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[Xmca-l] Garbage and Hope



Mike wrote earlier about Benjamin's exegesis of Klee's Angelus Novus.
Benjamin wrote:

"A Klee painting named Angelus Novus shows an angel looking as though he is
about to move away from something he is fixedly contemplating. His eyes are
staring, his mouth is open, his wings are spread. This is how one pictures
the angel of history. His face is turned toward the past. Where we perceive
a chain of events, he sees one single catastrophe which keeps piling
wreckage upon wreckage and hurls it in front of his feet. The angel would
like to stay, awaken the dead, and make whole what has been smashed. But a
storm is blowing from Paradise; it has got caught in his wings with such
violence that the angel can no longer close them. The storm irresistibly
propels him into the future to which his back is turned, while the pile of
debris before him grows skyward. This storm is what we call progress."

You notice that Benjamin calls it a painting (it's actually a monoprint,
that is, a drawing in oils on glass which is then used to produce a single
copy, because the original is destroyed in the process). While Klee gives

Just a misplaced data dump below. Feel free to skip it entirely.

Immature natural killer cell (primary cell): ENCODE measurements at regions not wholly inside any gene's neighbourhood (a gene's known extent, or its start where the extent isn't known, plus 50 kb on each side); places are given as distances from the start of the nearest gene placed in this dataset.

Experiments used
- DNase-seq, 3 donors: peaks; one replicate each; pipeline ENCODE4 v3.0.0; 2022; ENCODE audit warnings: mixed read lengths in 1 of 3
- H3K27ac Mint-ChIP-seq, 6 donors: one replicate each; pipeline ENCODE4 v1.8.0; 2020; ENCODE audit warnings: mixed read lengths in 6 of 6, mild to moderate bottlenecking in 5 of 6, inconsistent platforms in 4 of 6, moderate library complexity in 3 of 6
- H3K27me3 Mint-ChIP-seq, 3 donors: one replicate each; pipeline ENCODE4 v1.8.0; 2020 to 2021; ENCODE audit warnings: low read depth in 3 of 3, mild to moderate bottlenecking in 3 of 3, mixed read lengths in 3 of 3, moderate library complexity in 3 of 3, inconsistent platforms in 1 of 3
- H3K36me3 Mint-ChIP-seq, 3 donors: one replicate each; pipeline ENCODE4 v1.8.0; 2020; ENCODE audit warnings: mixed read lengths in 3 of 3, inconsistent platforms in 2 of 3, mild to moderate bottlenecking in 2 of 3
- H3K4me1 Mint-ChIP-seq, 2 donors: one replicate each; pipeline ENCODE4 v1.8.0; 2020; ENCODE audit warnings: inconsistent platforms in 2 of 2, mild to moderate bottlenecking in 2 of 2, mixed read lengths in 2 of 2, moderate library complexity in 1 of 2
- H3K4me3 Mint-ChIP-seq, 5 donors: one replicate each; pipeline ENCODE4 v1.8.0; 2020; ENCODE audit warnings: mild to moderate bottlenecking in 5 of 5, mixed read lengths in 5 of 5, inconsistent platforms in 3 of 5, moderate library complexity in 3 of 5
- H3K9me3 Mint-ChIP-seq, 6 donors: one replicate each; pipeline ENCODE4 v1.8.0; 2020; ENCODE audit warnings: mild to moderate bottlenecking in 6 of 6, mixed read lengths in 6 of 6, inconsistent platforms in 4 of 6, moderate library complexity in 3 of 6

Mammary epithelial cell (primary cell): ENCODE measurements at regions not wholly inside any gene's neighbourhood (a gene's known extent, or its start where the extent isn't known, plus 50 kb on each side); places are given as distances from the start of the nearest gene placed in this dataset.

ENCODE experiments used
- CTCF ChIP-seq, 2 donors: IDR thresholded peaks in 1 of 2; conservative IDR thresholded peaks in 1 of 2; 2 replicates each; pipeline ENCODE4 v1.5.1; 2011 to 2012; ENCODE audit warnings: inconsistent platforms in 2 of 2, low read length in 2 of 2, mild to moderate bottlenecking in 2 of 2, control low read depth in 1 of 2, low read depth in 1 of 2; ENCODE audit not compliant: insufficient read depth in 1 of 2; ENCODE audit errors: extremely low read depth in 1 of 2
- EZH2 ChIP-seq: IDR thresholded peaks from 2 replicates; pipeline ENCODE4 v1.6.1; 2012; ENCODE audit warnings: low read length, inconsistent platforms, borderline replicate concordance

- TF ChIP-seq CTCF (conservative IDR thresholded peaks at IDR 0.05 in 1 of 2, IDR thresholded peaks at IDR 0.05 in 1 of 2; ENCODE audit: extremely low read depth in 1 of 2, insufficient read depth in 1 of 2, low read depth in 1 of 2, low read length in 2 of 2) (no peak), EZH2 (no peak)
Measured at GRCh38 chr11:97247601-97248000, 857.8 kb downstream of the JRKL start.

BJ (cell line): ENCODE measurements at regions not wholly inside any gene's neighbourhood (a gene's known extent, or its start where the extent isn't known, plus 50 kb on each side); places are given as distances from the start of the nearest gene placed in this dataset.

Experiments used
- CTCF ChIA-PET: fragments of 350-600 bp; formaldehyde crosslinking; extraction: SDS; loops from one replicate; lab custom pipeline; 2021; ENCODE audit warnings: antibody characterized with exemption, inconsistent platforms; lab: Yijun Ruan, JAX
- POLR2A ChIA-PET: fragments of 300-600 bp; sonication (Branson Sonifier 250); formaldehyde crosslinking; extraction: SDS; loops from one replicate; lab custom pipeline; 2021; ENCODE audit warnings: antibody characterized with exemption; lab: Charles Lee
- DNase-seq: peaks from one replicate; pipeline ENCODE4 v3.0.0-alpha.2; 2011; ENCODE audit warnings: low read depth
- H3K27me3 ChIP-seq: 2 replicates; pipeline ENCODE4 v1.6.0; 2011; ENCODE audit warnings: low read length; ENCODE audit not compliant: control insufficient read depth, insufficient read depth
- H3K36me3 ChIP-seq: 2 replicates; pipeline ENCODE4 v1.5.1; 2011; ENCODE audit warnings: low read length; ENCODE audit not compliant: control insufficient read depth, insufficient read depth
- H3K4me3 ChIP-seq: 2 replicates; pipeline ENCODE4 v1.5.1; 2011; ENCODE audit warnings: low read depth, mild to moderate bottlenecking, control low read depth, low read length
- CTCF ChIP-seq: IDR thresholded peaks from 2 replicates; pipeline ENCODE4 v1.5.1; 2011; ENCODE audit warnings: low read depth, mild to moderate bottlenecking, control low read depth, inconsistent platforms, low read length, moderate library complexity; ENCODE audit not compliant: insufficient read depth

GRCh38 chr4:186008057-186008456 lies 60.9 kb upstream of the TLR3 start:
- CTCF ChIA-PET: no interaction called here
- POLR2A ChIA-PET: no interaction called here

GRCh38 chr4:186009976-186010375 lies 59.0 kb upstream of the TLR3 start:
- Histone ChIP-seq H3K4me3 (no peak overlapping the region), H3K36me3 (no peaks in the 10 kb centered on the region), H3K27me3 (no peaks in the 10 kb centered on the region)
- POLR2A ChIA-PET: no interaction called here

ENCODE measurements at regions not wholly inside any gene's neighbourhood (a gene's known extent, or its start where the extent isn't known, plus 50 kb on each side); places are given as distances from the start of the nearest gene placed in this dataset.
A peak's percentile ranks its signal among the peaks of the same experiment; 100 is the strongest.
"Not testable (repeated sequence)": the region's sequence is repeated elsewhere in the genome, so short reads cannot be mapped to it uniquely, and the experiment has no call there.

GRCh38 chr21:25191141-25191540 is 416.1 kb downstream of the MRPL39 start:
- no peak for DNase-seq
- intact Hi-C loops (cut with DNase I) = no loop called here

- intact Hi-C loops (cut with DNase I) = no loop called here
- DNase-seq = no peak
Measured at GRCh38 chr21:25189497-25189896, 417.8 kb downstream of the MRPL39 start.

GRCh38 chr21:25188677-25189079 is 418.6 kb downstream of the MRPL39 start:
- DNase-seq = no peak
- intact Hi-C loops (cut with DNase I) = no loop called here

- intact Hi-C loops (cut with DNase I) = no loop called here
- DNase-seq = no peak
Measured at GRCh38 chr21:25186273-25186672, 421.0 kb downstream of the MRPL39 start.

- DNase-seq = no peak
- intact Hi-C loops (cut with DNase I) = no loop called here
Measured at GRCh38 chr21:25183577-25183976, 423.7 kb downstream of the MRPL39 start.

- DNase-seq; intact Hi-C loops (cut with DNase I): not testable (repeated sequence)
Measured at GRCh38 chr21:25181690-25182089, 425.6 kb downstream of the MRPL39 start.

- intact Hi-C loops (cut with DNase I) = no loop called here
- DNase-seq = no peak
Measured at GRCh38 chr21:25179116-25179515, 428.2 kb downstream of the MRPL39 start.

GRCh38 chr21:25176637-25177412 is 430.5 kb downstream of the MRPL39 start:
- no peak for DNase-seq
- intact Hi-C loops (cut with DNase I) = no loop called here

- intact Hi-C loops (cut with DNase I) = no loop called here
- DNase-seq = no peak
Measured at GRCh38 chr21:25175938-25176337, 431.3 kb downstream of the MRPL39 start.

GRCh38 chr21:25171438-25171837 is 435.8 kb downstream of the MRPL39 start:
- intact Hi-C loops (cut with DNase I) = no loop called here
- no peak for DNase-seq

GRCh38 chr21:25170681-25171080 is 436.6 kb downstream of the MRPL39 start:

the work a somewhat shifty gaze and calls it "new angel", Benjamin insists
that it is staring fixedly and calls it the "angel of history". Benjamin
apparently conceives of progress more or less the way that Ulvi thinks of
Stalin: an irresistible omelette rather than a heap of smashed eggshells.

Or does he? In "One Way Street", Walter  Benjamin writes:

"Florence, Baptistery. On the portal, the Spes [Hope], by Andrea de Pisano.
Sitting, she helplessly extends her arms toward a fruit that remains beyond
her reach. And yet she is winged. Nothing is more true." (2016, Harvard
Bellknap, pp. 68-69).

Before you read on, have a look here:

https://commons.wikimedia.org/wiki/File:Baptisterium_San_Giovanni_(Florenz)_01.jpg


So nothing could be less true. First of all, Benjamin has the name wrong:
it's Andrea Pisano, sometimes called da Pontedera  Secondly, it's a crown
and not a piece of fruit. Thirdly, the angel is in the process of standing
rather than sitting and even if she were not, the crown is within easy
reach.

Benjamin's friend Bertholt Brecht complained that the Greeks had only one
theory about tragedy, and it was wrong at every point: Aristotle thought
that tragedy happened to the mighty and not the lowly, that it was about a
flaw which was unique to the protagonist, and it was absolutely inevitable.
It has taken us only two thousand years to create a tragedy that was true
to life: i.e. ordinary, common to everybody, and above all avoidable.

Maybe Benjamin's exegesis of Spes (and Angelus Novus) is supposed to work
the same way; it's hard to believe that Benjamin could have gotten
everything so wrong by accident.

David Kellogg